Should I launch 2 web startups at once?


1

I can't decide which one of two possible web services to launch so I am beginning to think that I should hedge my bets and launch both.

Without getting into detail about each lets assume they each have an equal chance of success at becoming profitable businesses and would cost about the same to develop (every $ I've got).

I'm not a developer so money would be extremely tight for new feature development.

Am I better off pouring all of my resources into one venture and hoping it becomes successful or should I attempt to "divide and conquer" and launch both hoping one or the other (or both!) catches on?

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asked Apr 21 '10 at 04:19
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Bob Ross
119 points

4 Answers


3

I can't decide which one of two possible web services to launch [...] hedge my bets and launch both.

Absolutely not! Bringing just one commercially successful web service to market requires tremendous amounts of work. Doing two at the same time could likely result in both ventures dying from lack of resources.

Without getting into detail about each lets assume they each have an equal chance of success

Probably they don't have an equal chance. Sorry to be rough, but what you're writing above could indicate that you have not analyzed the business opportunities deeply enough? What I would suggest is to find an inexpensive, low-effort way of testing your assumptions about the market opportunity -- in short, a Minimum Viable Product that you test on the target market to learn where you assumptions are incorrect before building a full product.

I highly recommend that you research "Lean Startup", and the ideas by Steve Blank / Eric Ries / Sean Ellis. This emerging methodology is especially on target for low-cash web application businesses. :-) Ash Maurya's blog could be a good place to start for an introduction to the Lean Startup methodology.

answered Apr 21 '10 at 21:44
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Jesper Mortensen
15,292 points
  • Thank you for the feedback and links. Ash Maurya will be a great learning tool as well as Steve Blank. I think I will give Steve's workbook a try and see where that leaves me before moving forward. – Bob Ross 9 years ago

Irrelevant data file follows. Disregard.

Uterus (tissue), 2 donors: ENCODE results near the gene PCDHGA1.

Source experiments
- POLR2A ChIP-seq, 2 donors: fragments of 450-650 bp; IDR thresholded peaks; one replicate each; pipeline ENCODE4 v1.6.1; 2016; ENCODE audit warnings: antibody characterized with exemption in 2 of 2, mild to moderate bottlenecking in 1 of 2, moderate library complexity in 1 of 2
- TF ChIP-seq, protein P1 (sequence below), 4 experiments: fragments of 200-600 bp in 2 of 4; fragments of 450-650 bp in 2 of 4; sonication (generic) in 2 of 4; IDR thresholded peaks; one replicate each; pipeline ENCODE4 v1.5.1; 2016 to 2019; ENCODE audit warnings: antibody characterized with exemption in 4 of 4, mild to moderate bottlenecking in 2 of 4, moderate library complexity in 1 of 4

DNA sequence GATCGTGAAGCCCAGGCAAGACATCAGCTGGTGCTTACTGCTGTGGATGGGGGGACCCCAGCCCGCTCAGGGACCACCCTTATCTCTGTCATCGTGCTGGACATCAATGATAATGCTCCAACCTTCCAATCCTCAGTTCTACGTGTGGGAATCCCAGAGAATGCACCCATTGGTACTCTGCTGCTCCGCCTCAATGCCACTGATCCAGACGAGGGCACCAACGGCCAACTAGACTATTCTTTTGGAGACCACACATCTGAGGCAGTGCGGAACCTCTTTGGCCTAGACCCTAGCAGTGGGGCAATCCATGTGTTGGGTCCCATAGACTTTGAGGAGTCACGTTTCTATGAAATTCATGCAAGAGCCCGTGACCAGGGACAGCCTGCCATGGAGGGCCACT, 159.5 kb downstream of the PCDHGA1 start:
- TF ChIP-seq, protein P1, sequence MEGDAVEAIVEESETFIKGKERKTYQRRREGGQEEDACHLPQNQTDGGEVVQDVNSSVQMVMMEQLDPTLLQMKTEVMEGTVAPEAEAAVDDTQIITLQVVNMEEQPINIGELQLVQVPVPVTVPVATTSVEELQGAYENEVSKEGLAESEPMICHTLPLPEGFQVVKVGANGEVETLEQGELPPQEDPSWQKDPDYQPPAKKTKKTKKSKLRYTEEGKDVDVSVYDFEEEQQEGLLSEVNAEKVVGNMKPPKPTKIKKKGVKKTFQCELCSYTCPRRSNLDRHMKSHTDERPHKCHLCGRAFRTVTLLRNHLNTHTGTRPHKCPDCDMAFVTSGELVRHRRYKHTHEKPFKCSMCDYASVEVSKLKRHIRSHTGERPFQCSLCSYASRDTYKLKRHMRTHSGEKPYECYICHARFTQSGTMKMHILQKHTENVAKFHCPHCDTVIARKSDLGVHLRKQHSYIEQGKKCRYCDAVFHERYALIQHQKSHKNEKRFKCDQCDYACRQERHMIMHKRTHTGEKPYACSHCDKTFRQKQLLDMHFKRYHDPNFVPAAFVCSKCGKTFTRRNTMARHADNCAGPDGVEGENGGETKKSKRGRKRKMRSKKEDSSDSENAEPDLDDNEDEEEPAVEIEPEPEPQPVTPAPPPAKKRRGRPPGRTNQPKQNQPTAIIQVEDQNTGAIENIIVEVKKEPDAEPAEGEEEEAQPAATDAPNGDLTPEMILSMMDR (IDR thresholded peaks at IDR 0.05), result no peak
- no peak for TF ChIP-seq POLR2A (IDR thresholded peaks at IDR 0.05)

1

It really comes down to how much time each business really requires - and it's not always a bad idea to try to hedge one business against another as long as both are getting the attention they deserve to succeed.

Considering you have a limited budget, you should find out how much it will really cost to develop both of the products and whether this is flirting with your budget, bleeding over or giving you ample room to play with improvements. You may find this to make your decision much easier if the costs are too high for either or both.

At the outset, any legitimate business requires a lot of work to set up and so you'll have to at least prioritize on which you want to work on first (no matter which). Once you've taken one to a level that you find your sitting idle too often, switch gears! (This might be while you're waiting for the product/service to be built by contractors, outsourcing companies, etc). Then, you can get the other going in a similar fashion after which you'll naturally find yourself swaying from one to the other as your time and each individual business needs require.

answered Apr 21 '10 at 13:14
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Niyogi
64 points
  • +1. Sounds bad in theory and there is a ton to do get a product off the ground. However, you could put a few different ideas out there as test campaigns to see which one gets the most attention or traction. – Benjamin Wootton 9 years ago

0

In the beginning you'll have to spend time in marketing and passing your message out there.

Having two products, unless they are very similar, will create too much work for you.

I would say launch the one you can support better and with the less resources. As you gain momentum you can introduce the other one. Meanwhile, you'll learn a lot in the process.

answered Apr 21 '10 at 04:32
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Stefanos Tses
981 points

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If you launch both at the same time, would you be able to provide 100% of needed support for them to succeed? On the other hand, if they only require 50% of your attention, then you're good to go. Try to anticipate the needs as the business picks up. A lot of start-ups die prematurely due to the lack of resources.

answered Apr 21 '10 at 04:45
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Usabilitest
1,698 points

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